There are a few things that I dream about having in my home some day. One is a breakfast buffet, laid out fresh each morning by a chef in a white puffy hat. Another is to have a butler, like Alfred from Batman. He would tend to my needs with his efficient yet calm demeanor, and respect my position, whether imagined or not, as a superhero crime-fighter. The last is to have a fully stocked mini-bar in my living room.

As lower back pain limits my ability to protect Gotham City and my current wage scale pretty much ensures the only chef I’ll ever see at my house will be during re-runs of Emeril, I’d have to say the mini-bar is my best shot at success.

Now, most human beings that have ever stayed overnight in a hotel room with a bonafide mini-bar have wanted to rip the door off and stuff their face with every obscenely priced miniature item contained inside. At least I hope I’m not the only one.

But why? Is it the convenience? The proximity? Or is it more? What is so attractive about shrunken versions of everyday products? I have some theories.

Consider if you will the sheer advertising genius behind mini-products. Even as Costco finds larger and larger tubs to sell us mustard and mayo in we still pay a premium to have something scaled down and sold to us in a 30 count. No matter how much we love a deal I think we love tiny things more.

The ad guys have us on this one. Right now you can buy six mini-Cokes and pay almost the same price as you would for twelve regular sizes cans. Why would anyone do this? Because logic has left the building. Cute and small trumps large and cheap. They are even marketing a chocolate bar called Cadbury Thins. Its claim to fame is that it’s only a hundred calories. It’s only a hundred calories because it’s been miniaturized. Don’t we even have enough discipline to buy a normal sized bar and eat only a few bites? Cadbury shrunk a normal bar, re-named it and then charged us exponentially more. It’s brilliant, really.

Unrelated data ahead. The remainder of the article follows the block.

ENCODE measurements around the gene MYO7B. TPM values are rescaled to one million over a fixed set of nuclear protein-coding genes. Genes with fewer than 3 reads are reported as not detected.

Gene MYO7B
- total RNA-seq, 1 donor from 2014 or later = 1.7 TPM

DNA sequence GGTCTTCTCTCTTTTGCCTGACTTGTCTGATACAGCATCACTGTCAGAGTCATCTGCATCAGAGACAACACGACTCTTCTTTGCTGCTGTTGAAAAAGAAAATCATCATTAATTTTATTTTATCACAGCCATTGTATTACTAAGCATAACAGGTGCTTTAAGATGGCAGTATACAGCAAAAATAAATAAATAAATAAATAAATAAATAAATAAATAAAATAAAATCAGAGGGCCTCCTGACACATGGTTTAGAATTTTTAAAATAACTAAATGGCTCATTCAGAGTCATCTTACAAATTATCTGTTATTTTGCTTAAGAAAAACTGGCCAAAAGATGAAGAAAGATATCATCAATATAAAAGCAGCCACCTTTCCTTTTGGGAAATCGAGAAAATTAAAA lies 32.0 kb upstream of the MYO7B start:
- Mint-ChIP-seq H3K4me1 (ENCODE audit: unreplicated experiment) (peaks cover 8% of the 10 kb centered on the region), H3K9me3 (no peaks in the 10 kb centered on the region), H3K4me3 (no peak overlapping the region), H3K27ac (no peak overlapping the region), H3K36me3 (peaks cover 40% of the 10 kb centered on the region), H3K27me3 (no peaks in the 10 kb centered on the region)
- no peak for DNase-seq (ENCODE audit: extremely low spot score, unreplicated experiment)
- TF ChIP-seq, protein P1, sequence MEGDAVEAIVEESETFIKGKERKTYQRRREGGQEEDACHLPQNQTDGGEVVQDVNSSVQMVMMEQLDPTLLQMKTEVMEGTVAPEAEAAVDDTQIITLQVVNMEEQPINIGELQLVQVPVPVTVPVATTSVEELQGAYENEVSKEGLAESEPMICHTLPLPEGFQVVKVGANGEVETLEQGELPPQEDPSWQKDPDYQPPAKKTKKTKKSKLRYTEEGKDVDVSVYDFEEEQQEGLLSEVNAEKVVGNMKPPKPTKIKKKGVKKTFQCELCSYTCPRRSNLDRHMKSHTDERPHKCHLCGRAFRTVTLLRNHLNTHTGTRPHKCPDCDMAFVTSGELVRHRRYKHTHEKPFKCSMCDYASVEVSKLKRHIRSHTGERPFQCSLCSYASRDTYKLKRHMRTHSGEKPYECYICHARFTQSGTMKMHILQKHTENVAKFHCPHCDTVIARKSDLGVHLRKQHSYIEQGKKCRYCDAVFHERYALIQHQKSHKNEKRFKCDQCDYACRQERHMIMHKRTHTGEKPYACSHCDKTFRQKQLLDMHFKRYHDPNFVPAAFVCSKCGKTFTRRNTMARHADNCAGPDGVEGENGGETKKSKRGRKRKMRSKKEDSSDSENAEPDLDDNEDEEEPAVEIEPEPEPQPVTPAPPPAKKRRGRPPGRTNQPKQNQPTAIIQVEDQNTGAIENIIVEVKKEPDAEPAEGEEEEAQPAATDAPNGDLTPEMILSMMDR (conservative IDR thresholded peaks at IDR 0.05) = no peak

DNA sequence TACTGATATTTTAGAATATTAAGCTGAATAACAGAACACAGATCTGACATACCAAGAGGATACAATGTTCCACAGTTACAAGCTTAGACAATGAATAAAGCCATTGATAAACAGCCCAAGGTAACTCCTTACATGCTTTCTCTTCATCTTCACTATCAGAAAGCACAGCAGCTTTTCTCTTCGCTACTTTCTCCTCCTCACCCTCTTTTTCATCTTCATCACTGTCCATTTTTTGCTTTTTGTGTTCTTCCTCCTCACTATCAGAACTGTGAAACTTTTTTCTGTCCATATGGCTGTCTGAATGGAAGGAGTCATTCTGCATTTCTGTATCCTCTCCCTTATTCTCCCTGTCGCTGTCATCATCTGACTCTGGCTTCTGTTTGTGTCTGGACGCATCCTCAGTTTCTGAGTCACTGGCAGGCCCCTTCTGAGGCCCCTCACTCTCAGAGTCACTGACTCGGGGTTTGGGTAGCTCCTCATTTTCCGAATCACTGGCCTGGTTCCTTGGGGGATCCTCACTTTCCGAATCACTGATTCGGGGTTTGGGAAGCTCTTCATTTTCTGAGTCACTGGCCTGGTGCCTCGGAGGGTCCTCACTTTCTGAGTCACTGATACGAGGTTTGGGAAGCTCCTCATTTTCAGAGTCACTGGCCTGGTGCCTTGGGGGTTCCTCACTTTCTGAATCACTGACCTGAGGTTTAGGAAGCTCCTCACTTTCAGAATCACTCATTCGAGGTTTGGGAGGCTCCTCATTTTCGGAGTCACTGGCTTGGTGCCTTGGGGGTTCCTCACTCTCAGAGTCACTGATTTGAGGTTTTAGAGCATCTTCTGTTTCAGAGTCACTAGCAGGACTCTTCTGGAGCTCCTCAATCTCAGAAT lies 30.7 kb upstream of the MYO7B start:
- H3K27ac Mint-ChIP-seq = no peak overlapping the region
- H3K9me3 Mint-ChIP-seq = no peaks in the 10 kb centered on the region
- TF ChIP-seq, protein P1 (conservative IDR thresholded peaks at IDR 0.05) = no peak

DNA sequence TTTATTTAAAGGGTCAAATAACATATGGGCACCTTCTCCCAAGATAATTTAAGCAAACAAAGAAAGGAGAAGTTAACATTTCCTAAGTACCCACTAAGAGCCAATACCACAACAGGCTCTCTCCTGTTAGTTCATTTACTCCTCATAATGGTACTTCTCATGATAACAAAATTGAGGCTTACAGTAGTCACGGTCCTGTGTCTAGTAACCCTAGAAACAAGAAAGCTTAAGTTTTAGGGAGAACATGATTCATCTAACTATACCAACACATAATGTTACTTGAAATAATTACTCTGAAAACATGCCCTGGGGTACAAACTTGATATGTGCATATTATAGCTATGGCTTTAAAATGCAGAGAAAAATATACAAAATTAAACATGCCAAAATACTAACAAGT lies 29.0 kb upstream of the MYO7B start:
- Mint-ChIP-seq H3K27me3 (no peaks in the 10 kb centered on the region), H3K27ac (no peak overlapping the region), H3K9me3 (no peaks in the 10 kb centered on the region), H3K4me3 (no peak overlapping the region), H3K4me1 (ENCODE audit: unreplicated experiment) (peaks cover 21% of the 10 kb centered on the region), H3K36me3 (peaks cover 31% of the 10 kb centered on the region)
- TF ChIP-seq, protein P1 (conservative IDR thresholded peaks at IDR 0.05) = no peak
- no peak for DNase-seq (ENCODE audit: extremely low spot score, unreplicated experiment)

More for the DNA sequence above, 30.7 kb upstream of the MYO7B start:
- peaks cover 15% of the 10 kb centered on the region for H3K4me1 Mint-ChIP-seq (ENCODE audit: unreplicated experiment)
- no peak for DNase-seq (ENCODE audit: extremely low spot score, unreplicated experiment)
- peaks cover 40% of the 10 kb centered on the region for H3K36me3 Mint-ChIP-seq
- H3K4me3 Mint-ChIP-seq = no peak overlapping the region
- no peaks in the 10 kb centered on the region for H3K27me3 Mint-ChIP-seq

Then I saw it. The hook. I finally figured out what was going on. I saw an ad for Coke showing a two litre bottle wearing a baby carrier with a tiny can of Coke strapped inside. They are appealing to our most elemental love – that of small children. Generally, we like babies. They are small and basically harmless. They are lovable. They are non-threatening. A baby can’t hurt me. Two tiny bottles of JD – how cute! A giant two litre jug of whiskey – how sad.

Oh sure, like I need mini shampoo and hair spray and toothpaste and mouthwash for traveling. Or mini ketchup and mini mustard and tiny cheese bricks and cute little cups and cutlery and plates for camping. You’d think I was planning a party for Stuart Little.

It has nothing to do with necessity. We could take small portions out of a bigger pack and wrap it up, but somehow it just seems better to have a mini version of that which you know and love. Maybe that’s the secret behind children. We believe we’re getting a less large, smelly and annoying version of our spouse.

Intellectually I know I am losing out but I can’t help my attraction to a tiny mustard bottle or a mini container of Becel margarine. The only real problem, aside from the cost, is the result. You see, mini-food or not, I still eat too much of it, and mini-food does not lead to a mini-me.

Yes, our favourite companies are dutifully providing mini-versions of their full-sized successes and we are snapping them up as fast as we bought the warehouse super-sizes they most recently told us to purchase. Could the next trend be moderately sized packaged goods? That would be so cutting edge.

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